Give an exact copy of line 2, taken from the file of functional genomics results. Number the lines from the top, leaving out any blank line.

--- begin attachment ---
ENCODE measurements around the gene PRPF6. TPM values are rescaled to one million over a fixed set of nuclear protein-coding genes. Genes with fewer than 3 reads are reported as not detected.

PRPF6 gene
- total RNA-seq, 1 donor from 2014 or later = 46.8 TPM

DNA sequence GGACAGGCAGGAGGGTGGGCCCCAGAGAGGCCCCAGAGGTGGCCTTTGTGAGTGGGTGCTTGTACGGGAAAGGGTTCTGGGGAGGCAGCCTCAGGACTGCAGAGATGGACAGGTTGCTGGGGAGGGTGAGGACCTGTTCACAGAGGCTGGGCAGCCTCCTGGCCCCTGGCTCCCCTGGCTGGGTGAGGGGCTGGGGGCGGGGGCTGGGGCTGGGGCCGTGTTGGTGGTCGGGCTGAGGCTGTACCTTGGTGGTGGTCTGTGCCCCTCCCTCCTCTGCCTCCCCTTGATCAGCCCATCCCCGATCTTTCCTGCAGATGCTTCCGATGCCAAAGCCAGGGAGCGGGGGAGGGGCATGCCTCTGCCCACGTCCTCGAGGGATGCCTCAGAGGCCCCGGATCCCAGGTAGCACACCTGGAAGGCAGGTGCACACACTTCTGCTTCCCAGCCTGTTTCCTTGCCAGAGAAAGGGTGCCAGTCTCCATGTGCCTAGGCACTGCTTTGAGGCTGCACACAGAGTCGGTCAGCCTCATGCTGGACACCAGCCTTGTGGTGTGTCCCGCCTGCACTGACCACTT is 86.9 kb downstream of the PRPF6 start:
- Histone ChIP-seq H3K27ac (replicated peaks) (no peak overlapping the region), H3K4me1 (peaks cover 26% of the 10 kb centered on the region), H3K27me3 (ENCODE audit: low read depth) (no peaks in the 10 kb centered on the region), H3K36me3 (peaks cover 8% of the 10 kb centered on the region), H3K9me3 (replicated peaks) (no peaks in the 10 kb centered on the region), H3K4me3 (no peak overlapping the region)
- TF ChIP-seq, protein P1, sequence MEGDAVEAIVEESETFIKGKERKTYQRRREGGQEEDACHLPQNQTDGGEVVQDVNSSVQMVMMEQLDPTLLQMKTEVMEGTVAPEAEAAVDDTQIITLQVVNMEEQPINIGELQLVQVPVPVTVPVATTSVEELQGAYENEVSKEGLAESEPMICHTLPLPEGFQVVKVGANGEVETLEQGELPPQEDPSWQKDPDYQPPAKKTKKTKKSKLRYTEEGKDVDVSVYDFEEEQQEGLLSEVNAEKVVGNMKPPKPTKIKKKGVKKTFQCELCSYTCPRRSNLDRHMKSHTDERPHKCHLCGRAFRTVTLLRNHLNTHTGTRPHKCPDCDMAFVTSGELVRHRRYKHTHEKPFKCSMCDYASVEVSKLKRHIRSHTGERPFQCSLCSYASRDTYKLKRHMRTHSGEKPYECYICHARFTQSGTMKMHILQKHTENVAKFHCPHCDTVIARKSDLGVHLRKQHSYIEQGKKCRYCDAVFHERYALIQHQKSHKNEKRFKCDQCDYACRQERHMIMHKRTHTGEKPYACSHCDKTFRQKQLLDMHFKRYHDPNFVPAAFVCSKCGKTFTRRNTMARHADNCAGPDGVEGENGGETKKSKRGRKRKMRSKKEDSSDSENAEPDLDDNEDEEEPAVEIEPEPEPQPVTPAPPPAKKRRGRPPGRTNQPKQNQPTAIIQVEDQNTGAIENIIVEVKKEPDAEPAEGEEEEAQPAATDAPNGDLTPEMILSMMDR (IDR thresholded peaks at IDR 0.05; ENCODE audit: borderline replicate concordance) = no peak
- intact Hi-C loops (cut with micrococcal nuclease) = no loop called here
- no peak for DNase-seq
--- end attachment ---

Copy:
PRPF6 gene